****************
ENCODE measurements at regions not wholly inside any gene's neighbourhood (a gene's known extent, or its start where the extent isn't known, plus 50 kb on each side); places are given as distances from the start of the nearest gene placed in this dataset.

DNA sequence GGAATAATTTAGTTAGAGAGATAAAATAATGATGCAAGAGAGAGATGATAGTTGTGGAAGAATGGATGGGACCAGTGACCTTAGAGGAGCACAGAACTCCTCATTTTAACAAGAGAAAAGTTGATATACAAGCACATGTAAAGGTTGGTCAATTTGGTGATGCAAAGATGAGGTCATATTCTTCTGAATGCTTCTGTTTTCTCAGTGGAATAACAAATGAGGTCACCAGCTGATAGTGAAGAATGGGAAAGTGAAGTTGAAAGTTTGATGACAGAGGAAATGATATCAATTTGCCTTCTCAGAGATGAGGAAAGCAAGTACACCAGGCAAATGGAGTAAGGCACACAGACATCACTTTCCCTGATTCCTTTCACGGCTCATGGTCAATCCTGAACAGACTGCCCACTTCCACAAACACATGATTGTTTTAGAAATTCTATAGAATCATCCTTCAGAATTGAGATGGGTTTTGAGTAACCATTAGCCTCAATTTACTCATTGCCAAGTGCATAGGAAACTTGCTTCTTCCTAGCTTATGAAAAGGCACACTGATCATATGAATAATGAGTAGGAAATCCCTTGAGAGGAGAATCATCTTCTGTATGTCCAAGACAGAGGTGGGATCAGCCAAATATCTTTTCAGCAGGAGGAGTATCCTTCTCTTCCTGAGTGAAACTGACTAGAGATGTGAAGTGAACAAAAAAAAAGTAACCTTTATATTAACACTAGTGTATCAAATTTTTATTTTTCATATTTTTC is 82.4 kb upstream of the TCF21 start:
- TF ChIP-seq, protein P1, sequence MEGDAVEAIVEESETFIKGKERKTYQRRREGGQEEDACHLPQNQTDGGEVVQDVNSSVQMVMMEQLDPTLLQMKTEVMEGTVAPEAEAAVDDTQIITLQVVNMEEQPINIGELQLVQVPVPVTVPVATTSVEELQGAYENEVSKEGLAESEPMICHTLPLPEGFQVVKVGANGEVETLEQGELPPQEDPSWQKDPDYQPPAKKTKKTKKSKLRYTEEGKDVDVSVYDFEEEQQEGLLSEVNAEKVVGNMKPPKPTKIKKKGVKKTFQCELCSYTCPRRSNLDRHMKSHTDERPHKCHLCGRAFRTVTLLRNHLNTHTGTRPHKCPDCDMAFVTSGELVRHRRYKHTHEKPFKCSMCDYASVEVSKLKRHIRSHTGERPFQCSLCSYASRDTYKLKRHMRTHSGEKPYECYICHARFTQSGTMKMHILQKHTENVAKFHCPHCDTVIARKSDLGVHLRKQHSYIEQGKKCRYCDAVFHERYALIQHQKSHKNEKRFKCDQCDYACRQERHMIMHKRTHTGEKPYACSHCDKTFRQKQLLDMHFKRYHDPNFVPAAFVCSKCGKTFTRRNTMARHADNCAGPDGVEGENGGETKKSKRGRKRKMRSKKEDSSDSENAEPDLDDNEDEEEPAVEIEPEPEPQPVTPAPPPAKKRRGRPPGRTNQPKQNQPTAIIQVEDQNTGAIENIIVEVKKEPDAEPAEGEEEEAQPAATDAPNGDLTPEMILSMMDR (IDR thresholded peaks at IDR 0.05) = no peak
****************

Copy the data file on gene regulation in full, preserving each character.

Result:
ENCODE measurements at regions not wholly inside any gene's neighbourhood (a gene's known extent, or its start where the extent isn't known, plus 50 kb on each side); places are given as distances from the start of the nearest gene placed in this dataset.

DNA sequence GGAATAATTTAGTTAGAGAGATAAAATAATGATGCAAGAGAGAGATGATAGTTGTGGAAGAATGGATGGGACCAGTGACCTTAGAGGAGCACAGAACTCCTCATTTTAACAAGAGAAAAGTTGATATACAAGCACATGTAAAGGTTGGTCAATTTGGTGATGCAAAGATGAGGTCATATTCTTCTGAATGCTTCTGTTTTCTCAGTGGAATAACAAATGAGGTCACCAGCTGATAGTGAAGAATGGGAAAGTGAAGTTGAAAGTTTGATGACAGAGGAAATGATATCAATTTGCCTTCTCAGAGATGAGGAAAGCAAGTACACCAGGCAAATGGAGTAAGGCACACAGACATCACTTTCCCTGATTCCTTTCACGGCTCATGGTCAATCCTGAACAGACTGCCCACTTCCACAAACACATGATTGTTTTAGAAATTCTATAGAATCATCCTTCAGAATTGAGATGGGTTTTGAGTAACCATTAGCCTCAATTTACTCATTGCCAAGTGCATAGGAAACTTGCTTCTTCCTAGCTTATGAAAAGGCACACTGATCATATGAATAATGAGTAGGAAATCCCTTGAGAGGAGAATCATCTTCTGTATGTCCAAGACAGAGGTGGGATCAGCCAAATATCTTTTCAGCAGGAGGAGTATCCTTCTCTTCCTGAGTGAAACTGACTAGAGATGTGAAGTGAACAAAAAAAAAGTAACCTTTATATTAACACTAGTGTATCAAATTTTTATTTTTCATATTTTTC is 82.4 kb upstream of the TCF21 start:
- TF ChIP-seq, protein P1, sequence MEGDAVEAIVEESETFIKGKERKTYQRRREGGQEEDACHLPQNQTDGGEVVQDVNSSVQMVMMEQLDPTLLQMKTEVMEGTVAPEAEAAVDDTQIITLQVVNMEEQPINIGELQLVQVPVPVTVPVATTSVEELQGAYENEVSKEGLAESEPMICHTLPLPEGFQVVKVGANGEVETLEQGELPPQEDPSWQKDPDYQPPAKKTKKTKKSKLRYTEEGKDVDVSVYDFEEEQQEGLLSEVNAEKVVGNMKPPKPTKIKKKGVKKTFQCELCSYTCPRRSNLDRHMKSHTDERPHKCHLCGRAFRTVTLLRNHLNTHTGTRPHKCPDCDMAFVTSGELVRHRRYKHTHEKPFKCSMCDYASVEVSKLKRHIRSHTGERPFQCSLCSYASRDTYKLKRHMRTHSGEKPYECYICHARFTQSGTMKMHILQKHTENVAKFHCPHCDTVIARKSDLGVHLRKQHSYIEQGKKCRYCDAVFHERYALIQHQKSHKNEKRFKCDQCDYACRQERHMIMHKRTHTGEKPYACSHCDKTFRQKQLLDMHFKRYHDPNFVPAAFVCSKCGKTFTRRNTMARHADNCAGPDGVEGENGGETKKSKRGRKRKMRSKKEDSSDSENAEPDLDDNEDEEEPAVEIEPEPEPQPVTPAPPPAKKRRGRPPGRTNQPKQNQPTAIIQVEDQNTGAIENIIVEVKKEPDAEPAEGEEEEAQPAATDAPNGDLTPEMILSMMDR (IDR thresholded peaks at IDR 0.05) = no peak